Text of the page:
When building an IT environment for a large casino and hotel that weaves together traditional mainframe applications with forward-looking Web-based software, rolling the dice on critical database decisions isnt a wise gamble.
Despite the dependence of many casino-oriented applications on IBM infrastructure and “green screen” technology, casinos such as the Borgata Hotel Casino & Spa are embracing Microsoft Corp.s .Net development tools and SQL Server DBMS to bridge the gap between disparate platforms and to enrich the customer experience.
On the eve of its first anniversary next month, the Borgata, of West Atlantic City, N.J., is reaping the rewards of its bet on SQL Server 2000, according to John Forelli, director of administrative systems. The Borgata is using the DBMS to power its back-end systems and integrate them with popular hospitality industry applications that are tethered to IBMs DB2 database running on iSeries servers.
Forrelli said he is particularly excited about SQL Servers integrated business intelligence features.
“Thats the home run. The developers that work in my group, if they develop a Web page for a customer kiosk, they can use [Visual Basic .Net], whereas if we had another BI tool, theyd have to learn all of their applications,” Forelli said. “From a [total cost of ownership] point of view, you are saving money on the application side, and you dont have to staff up and throw all this money at training. [The database] absolutely has to be integrated and tie in all these pieces.”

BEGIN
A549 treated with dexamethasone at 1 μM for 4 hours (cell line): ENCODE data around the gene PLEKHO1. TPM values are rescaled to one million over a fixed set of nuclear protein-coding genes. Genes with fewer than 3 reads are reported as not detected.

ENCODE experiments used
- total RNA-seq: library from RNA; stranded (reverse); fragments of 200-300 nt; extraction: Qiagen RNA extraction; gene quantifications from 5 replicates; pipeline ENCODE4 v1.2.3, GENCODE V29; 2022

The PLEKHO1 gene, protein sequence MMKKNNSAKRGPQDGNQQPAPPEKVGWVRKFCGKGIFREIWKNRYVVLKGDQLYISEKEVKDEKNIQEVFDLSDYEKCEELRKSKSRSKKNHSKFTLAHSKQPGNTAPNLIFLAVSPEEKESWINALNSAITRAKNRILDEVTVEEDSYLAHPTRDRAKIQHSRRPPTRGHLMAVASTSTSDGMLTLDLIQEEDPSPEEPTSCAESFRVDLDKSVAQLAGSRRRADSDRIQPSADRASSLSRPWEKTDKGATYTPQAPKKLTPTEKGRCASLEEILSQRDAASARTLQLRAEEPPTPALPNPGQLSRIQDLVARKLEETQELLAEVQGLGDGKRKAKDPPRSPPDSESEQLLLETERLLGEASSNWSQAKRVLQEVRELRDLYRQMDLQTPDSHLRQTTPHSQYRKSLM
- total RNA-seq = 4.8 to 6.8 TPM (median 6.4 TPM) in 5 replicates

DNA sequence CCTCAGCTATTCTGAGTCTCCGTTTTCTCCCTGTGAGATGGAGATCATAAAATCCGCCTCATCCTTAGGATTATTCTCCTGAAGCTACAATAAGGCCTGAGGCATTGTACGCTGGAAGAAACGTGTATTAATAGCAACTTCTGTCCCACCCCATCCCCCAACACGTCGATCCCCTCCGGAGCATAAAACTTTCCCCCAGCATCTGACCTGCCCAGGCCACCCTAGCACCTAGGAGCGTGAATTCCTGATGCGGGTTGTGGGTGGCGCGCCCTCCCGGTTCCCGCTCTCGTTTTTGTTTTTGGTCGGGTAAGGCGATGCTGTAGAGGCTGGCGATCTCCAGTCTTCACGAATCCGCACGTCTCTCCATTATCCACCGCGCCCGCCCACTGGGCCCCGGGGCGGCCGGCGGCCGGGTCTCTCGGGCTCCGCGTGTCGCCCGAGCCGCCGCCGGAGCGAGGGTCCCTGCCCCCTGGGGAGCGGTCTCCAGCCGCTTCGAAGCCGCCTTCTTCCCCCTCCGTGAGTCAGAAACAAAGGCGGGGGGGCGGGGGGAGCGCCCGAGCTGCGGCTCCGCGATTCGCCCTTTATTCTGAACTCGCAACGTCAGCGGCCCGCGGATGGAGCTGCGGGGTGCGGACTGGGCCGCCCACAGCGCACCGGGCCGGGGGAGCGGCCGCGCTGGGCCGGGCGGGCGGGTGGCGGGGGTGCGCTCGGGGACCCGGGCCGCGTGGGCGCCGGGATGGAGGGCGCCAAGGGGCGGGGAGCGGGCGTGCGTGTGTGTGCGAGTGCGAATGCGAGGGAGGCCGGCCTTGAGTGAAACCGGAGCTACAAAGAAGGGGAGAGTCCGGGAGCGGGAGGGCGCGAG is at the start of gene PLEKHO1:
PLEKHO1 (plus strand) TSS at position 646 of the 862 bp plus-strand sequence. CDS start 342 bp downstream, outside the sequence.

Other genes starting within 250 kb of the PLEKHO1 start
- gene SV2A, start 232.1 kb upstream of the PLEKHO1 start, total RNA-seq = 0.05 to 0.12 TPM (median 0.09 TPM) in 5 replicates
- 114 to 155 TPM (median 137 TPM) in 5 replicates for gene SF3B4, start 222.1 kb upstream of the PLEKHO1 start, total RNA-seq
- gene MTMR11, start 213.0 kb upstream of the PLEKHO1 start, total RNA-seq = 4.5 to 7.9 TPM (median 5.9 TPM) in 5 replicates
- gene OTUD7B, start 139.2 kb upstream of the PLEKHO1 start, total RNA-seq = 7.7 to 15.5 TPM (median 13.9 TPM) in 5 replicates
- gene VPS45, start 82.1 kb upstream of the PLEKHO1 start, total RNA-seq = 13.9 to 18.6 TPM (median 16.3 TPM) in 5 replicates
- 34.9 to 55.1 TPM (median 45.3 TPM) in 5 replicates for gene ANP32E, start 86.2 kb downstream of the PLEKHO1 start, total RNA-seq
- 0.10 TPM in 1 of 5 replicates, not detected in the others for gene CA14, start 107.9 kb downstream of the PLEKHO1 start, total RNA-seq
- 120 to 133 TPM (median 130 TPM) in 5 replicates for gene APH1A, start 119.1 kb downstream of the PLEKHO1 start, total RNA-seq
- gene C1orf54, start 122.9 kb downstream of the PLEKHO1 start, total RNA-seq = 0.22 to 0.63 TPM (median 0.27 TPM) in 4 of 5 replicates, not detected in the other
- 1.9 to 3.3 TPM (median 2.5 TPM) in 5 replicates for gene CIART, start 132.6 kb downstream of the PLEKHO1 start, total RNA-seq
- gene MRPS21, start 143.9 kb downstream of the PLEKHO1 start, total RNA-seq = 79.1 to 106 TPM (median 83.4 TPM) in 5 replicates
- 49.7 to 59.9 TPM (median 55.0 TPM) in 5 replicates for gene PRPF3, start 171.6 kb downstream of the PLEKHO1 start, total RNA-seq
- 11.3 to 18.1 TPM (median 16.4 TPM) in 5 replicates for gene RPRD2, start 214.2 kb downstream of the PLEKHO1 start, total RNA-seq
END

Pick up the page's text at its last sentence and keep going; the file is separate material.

The use of the Web has exploded in the casino realm. Gaming companies are driving customers to their Web sites to perform a multitude of tasks: making online reservations, purchasing tickets for entertainment and tracking points earned at slot machines and tables in real time.
By using SQL Server as its primary database, said Forelli, the Borgata was able to circumvent interface woes with its Windows infrastructure and avoid training headaches and extra cost.
“One of the themes on the DB2 side and, to a degree, on the Oracle [Corp. database] side, its a lot less friendly to use,” said Forelli. “Wed have to [hire more database administrators] in a lot of places where we put applications on top of [DB2, and] we dont do back-end developing on the DB2 database.”
Through the Reporting Services capability in SQL Server, which allowed the Borgata to view the database as a data warehousing alternative, the casino was able to overcome a significant reporting blind spot within its heavily transaction-oriented system.
In addition, a BI project uses SQL Servers DTS (Data Transformation Services) tool to create an OLAP (online analytical processing) database to reach out to disparate systems that contain transactional information about customer spending on lodging, food, beverages and gambling. It then presents historical analysis, forecasting and trending reports.
The Borgata is running DB2 applications at the front desk and the gaming pit to keep track of customers credit totals and hotel account. By having the flexibility to accurately forecast hotel occupancy and customer visits, the Borgata can properly plan staffing, drum up food specials and casino events, and correlate demographic factors.
Microsoft, of Redmond, Wash., is investing heavily to ensure BI is enhanced in “Yukon,” its version of SQL Server due early next year. The update will feature more data mining algorithms and a rewrite of DTS to integrate it into the Visual Studio shell, Microsoft officials said.
Before opening last summer, the Borgata used SQL Server-stored procedures and triggers to stretch its enterprise and human resources applications from PeopleSoft Inc., of Pleasanton, Calif.
The Borgatajobs.com Web site and portal accepted more than 40,000 applications and enabled selected applicants to book interview times. SQL Server made the employment applicant evaluation, offer and acceptance process a completely paperless operation, Forrelli said.
“It helped us hire the best 5,000 people. From a concurrent user perspective, we proved the worth of our choice of applications and database” early on, Forelli said.